Did you know that 60% of the cities we will need by 2030 are not yet built? Thinking about this is both exciting and daunting (often not in equal measure). ‘Smart city’ is today’s trendy buzzword, but it is one that has various meanings depending on who you ask. Many believe that by creating smart cities we will inevitably address the challenges that our future cities face, but is this really the case? Are smart cities necessarily sustainable?
With over 35 years’ experience and as WSP | Parsons Brinckerhoff’s Global Director for Future Cities, Agneta Persson has a vested interest in the future of the world’s cities. She has had a significant hand in a number of ground-breaking projects in her home country of Sweden, including the Royal Seaport in Stockholm – a place which is expected to be fossil-fuel free by 2030 and the new Brunnshög district in Lund, which is set to be one of the most advanced scientific hubs in the world.
But if you ask Agneta about smart cities, she’ll tell you that she’s not particularly fond of the phrase.
“I prefer the term ‘wise city’ because ‘smart’ is not necessarily best. Simply adding resources to cities for the purpose of making them smart won’t always provide added value.
“A sustainable city is always smart, but a smart city is not necessarily sustainable.”
So, how can we go about assessing the value of adding resources?
“You have to start with an early multidisciplinary analysis, keeping in mind the development goals you want to achieve. Then you establish what the most important areas are; is it infrastructure, is it property? From this you find common themes, identifying where there are synergies between different disciplines and what type of resources we should try to promote as well as identifying any conflicts of interests which need to be dealt with.”
When done well this offers a possible solution to many of the challenges that our cities face; one of those being climate change, which Agneta believes to be the most pressing issue facing our global cities.
The power of the people
Speaking to Agneta about future cities, you’ll note a reoccurring theme – the importance of effective stakeholder engagement, particularly in the planning of new developments.
“It is always important to understand who the most powerful driver is and what’s in it for them so you can develop and present a solid business case when starting discussions. This way you can ensure that the work that you’re doing will provide meaningful value.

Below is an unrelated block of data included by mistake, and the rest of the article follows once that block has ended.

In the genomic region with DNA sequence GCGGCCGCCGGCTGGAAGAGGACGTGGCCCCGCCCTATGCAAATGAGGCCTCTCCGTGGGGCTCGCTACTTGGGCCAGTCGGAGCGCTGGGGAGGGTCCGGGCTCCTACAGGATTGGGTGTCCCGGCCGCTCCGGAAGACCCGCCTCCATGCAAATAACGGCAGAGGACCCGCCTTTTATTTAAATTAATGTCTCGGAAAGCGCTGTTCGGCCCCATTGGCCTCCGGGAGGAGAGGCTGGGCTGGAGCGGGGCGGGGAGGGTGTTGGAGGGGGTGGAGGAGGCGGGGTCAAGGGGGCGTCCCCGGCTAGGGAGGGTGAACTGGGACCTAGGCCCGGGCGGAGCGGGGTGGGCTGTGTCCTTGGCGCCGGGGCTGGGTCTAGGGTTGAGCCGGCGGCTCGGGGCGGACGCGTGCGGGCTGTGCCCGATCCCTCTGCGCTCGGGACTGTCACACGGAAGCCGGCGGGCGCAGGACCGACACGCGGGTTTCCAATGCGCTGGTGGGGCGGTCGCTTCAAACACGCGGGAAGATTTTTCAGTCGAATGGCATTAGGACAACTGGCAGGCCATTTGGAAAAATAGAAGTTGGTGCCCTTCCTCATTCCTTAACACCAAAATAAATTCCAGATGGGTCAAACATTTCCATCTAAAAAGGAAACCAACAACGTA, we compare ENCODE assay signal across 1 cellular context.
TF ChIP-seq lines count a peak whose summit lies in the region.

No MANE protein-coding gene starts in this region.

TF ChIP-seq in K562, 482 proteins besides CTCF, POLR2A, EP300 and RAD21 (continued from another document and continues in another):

“We also need to ensure that we plan around the citizen. In our industry we tend to assume a lot about what people want and how they want it. But we need to understand their preferences, and be more proactive in talking to them.’
Such proactivity has been successfully practised in WSP I Parsons Brinckerhoff Canada where they have implemented a ‘tactical engagement’ program, as Agneta explains.
“The program allows us to analyse specific demographic groups affected by a proposed development and enables us to engage with them in a manner that is suitable and convenient for them. For instance, setting up a 7pm meeting in a council hall would not be useful if the key demographic you wanted to speak to was working mothers.
“Tactical engagement enables us to find where our key demographic is so we can meet with them to discuss their view and what’s important to them. This is an ideal situation because both parties leave the meeting better informed.’” Aside from citizens, Agneta also talks about the benefits of fostering for greater collaboration between different stakeholders including property owners, infrastructure owners, developers, architects, government, traffic planners, businesses and the academic world.
Sustainability in Sweden
Sweden is often hailed as the world leader in sustainable urban planning and design. In a country where landfill is illegal, city planners have been very resourceful, creating a system where waste can be used to produce energy.
Together with Sweden’s Green Building Council, WSP I Parsons Brinckerhoff developed an ‘integrated planning method’ for development that has been widely adopted throughout the country.
“The method is very powerful as it offers the possibility to reduce resource needs. It also assists towards identifying synergies and any possible conflicts of interest early on, avoiding future complications and associated costs.
“For instance in energy where we work a lot, the starting point is looking at the amount of energy we need, not how much we can produce. First we start with energy efficiency in transport, and buildings, industry and infrastructure and then in the transmission and production of energy.
“We can create a circular economy with closed loops, where for instance we can make biogas, which can be used as fuel for vehicles from the organic waste. The remaining waste could then be used for incineration for electricity and heating or cooling. If we require additional energy supply, it should be produced from renewable sources; wind energy, solar, hydro power – whatever is deemed best.”
Agneta knows a thing or two about energy. She had a significant role in planning for the highly energy-efficient district of Brunnshög, Lund, chosen as the most appropriate location to house the world’s largest particular accelerator.